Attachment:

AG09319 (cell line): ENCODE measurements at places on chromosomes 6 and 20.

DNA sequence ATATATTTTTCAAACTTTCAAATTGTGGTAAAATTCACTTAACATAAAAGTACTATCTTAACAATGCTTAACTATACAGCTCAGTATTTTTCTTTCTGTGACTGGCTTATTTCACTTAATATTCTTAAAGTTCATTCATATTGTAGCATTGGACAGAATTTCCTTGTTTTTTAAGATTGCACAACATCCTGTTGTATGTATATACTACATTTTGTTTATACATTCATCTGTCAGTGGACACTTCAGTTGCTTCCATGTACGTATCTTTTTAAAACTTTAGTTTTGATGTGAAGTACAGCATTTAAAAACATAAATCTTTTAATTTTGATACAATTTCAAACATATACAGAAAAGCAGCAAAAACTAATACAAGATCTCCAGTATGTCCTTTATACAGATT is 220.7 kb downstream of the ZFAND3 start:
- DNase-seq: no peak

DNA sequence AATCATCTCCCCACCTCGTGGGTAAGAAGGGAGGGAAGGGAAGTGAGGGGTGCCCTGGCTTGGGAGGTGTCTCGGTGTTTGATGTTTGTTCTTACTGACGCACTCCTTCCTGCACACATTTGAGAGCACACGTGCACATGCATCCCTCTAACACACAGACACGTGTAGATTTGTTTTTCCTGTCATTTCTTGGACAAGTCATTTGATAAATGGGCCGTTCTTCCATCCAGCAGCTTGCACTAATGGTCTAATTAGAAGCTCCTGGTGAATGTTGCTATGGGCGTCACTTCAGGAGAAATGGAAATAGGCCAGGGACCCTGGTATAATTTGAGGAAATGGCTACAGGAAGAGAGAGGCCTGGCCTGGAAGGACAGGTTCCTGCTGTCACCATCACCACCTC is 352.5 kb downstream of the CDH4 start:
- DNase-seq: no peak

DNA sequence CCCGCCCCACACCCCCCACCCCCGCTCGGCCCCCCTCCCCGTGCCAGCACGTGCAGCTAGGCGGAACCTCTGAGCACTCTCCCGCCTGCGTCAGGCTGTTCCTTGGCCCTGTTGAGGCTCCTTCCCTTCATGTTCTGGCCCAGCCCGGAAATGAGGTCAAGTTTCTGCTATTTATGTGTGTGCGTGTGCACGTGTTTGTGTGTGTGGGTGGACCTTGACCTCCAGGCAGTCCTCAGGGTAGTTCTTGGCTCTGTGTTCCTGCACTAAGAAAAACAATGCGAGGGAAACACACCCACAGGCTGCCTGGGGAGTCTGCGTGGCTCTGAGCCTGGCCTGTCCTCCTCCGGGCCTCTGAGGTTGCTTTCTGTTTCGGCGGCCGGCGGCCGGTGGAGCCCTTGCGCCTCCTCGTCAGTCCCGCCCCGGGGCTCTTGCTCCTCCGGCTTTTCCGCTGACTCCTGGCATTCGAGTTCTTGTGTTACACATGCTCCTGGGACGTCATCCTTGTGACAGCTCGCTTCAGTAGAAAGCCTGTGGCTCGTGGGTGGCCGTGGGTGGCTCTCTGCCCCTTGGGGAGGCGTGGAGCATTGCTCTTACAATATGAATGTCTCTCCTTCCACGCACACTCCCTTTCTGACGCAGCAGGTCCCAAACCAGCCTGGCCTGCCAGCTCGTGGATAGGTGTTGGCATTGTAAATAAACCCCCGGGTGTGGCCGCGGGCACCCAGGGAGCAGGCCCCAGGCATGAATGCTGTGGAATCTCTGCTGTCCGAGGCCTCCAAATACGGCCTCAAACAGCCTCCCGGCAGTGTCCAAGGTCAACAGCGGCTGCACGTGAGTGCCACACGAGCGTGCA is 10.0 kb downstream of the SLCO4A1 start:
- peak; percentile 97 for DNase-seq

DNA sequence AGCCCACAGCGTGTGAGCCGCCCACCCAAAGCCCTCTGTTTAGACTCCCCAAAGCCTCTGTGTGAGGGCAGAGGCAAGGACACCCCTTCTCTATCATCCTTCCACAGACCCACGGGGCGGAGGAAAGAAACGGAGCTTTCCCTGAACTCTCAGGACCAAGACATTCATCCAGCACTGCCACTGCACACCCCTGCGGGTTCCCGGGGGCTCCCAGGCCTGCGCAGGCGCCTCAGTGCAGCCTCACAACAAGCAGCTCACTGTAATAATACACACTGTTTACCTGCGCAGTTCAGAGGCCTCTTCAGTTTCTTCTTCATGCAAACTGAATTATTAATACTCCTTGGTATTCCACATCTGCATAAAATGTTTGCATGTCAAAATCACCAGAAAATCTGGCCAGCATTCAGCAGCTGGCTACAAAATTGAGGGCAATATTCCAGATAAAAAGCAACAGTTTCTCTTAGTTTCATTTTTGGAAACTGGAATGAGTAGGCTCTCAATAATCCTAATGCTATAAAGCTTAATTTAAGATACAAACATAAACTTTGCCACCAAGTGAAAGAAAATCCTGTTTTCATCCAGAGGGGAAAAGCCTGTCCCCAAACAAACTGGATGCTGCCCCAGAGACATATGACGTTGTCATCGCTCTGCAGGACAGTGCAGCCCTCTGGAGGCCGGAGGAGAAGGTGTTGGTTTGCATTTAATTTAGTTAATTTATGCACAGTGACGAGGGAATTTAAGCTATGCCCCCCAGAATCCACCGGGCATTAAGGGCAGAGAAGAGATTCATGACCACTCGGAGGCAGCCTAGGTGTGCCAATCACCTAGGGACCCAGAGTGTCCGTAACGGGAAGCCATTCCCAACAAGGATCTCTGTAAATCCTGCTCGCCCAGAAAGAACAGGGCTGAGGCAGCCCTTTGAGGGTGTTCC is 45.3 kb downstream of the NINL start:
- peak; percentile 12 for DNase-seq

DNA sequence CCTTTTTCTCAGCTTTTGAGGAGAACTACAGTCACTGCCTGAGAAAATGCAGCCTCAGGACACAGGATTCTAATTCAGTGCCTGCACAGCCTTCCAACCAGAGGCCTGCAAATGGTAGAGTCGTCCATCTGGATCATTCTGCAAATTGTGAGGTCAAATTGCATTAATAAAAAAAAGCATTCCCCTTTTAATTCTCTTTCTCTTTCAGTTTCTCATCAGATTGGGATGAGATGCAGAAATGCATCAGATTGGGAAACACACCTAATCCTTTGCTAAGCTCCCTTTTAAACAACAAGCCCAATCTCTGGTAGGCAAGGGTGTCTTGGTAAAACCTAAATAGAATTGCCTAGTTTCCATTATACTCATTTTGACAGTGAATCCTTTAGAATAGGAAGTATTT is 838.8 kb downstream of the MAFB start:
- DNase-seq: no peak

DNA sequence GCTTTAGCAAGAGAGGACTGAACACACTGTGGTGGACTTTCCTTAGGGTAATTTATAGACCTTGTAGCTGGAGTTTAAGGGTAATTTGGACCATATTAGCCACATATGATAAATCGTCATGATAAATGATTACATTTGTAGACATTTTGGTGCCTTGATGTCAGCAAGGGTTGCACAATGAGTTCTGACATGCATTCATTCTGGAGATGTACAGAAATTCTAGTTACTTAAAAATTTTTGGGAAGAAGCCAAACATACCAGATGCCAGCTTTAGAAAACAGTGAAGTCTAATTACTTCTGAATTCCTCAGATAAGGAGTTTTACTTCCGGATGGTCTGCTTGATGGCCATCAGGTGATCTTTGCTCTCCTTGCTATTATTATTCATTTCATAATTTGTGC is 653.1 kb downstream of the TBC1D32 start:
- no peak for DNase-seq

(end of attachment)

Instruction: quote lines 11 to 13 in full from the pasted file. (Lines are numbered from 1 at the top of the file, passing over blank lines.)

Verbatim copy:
- DNase-seq: no peak

DNA sequence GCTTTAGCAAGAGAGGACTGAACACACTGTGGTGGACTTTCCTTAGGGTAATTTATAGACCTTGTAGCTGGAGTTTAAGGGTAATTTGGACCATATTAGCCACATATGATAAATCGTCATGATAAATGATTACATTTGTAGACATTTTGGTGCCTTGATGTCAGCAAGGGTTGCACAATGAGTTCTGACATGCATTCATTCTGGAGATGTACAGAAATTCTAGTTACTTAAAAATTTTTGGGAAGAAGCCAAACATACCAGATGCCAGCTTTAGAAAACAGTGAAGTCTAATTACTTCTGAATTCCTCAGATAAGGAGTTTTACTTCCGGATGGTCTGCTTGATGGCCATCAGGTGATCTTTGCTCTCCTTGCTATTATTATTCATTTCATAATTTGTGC is 653.1 kb downstream of the TBC1D32 start:
- no peak for DNase-seq